For me it means that business logic should go into the model - but there are people that use some other definition of business logic. Generally it is usefull to reuse the model class in cron job or some other administrative scripts.
      For me it means that the model represents a thing that does lots of work to make it easy to modify, but that it contains no decision making code whatsoever. High level business logic - the things that relate to the user (what data to retrieve for a request, what modifications on the model to do on behalf of the user), is in the controllers. Static policies, that are always enforced, like parameter validation, etc, can be mixed between the model and the controllers depending on context. The structure of the data is completely in the model.

      zz zZ Z Z #!perl
        That is a common interpretation, but it is at odds with the traditional definition of MVC. Decisions, parameter checking, etc. all go in the model in MVC. The controller is just a generic thing that maps input (HTTP requests) to method calls.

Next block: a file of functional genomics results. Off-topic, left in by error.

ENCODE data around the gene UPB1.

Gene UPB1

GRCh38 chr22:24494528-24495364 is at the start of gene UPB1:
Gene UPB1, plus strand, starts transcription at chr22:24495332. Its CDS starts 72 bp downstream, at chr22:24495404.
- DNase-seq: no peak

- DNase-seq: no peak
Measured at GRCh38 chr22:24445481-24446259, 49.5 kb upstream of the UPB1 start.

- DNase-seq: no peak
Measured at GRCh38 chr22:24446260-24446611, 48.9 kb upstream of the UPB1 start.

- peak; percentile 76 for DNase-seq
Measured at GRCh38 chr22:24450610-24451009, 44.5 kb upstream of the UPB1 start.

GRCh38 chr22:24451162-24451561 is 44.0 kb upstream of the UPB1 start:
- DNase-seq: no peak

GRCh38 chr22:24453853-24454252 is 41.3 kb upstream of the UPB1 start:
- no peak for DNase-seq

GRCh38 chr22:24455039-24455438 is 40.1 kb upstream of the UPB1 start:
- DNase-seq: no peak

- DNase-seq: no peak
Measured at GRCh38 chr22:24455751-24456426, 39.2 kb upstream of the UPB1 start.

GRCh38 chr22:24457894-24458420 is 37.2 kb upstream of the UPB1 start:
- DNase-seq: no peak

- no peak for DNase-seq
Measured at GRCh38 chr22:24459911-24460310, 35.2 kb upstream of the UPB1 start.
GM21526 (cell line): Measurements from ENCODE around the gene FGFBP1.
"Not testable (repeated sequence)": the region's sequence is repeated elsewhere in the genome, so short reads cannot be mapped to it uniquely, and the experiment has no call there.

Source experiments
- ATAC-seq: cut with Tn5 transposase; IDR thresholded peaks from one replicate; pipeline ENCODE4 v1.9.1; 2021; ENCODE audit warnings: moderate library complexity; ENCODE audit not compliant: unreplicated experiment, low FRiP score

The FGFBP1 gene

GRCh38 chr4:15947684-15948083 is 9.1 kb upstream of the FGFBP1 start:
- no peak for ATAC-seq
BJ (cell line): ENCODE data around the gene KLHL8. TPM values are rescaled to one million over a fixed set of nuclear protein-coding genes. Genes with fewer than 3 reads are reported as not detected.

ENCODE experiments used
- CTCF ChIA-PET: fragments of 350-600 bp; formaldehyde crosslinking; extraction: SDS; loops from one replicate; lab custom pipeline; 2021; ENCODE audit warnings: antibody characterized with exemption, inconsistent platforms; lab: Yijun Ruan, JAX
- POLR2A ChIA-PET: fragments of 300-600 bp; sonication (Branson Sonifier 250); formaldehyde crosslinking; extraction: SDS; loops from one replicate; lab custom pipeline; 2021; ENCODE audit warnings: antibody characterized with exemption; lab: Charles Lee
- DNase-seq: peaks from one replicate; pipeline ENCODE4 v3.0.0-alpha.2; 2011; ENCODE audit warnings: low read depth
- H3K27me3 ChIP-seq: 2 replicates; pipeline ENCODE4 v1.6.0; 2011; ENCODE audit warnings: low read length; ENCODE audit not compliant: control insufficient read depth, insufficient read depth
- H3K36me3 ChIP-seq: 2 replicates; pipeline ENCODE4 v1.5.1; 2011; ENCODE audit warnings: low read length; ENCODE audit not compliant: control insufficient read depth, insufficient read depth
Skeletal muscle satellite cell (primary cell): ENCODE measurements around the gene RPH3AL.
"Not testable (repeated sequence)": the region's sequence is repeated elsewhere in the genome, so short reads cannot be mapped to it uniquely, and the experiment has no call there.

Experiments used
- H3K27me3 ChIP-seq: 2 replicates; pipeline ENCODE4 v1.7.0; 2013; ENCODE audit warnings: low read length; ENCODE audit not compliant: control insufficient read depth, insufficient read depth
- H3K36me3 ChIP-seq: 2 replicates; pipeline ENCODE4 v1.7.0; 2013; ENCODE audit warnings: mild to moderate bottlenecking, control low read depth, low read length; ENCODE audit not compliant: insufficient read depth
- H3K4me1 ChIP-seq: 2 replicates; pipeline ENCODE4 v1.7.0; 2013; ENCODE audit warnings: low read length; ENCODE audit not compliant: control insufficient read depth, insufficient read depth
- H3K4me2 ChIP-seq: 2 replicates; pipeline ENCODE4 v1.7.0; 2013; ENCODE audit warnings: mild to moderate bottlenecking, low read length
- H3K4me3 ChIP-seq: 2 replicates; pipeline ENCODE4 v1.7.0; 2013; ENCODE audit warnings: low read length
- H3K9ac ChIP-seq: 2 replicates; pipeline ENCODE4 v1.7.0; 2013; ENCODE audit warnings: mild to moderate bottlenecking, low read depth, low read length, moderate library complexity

Most recent frameworks take this approach, making the model the dumb part (generic object-relational mapping layer) and putting all the application logic in the controller. It seems to work fine. Catalyst's controllers would probably be called part of the model by the traditional MVC definition, but it's just semantics after all.

Re: Catalyst : Observations After Week 1
by ghenry (Vicar) on Nov 12, 2005 at 22:04 UTC

    I forwarded a link of this node to the Catalyst mailing list, as it will be a good read for others too.


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Re: Catalyst : Observations After Week 1
by tphyahoo (Vicar) on Nov 14, 2005 at 08:37 UTC